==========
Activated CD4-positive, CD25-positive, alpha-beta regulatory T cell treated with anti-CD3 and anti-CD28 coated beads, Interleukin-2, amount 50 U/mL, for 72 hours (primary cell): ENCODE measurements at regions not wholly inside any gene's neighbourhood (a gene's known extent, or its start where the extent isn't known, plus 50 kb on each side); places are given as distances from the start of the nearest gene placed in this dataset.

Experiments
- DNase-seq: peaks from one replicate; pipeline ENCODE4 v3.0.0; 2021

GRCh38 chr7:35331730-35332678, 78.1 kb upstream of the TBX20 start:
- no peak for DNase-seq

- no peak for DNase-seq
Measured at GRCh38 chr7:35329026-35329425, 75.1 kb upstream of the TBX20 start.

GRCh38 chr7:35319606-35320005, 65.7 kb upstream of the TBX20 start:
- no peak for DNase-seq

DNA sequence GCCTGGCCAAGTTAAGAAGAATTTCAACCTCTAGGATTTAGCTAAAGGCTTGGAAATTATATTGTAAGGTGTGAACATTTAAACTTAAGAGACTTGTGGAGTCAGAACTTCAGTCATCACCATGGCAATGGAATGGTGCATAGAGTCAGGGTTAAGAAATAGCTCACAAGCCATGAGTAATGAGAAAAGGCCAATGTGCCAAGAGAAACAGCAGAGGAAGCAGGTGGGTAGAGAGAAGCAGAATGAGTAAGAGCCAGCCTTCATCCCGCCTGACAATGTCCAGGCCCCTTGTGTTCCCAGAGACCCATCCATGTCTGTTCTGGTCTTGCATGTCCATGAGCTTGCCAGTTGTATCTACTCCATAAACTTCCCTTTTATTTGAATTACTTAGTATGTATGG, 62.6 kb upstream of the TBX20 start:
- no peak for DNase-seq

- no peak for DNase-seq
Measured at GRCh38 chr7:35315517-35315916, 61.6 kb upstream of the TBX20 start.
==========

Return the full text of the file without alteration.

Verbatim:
Activated CD4-positive, CD25-positive, alpha-beta regulatory T cell treated with anti-CD3 and anti-CD28 coated beads, Interleukin-2, amount 50 U/mL, for 72 hours (primary cell): ENCODE measurements at regions not wholly inside any gene's neighbourhood (a gene's known extent, or its start where the extent isn't known, plus 50 kb on each side); places are given as distances from the start of the nearest gene placed in this dataset.

Experiments
- DNase-seq: peaks from one replicate; pipeline ENCODE4 v3.0.0; 2021

GRCh38 chr7:35331730-35332678, 78.1 kb upstream of the TBX20 start:
- no peak for DNase-seq

- no peak for DNase-seq
Measured at GRCh38 chr7:35329026-35329425, 75.1 kb upstream of the TBX20 start.

GRCh38 chr7:35319606-35320005, 65.7 kb upstream of the TBX20 start:
- no peak for DNase-seq

DNA sequence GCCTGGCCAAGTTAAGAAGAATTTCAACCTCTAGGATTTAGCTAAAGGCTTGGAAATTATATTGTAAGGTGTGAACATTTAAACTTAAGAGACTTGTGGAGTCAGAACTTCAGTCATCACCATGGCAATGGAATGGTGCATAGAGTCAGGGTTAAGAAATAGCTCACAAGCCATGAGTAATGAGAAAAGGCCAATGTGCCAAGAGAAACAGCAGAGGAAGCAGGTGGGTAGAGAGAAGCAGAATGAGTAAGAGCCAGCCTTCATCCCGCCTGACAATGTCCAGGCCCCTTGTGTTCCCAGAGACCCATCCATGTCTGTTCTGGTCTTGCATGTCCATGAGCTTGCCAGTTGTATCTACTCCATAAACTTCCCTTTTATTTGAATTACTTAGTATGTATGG, 62.6 kb upstream of the TBX20 start:
- no peak for DNase-seq

- no peak for DNase-seq
Measured at GRCh38 chr7:35315517-35315916, 61.6 kb upstream of the TBX20 start.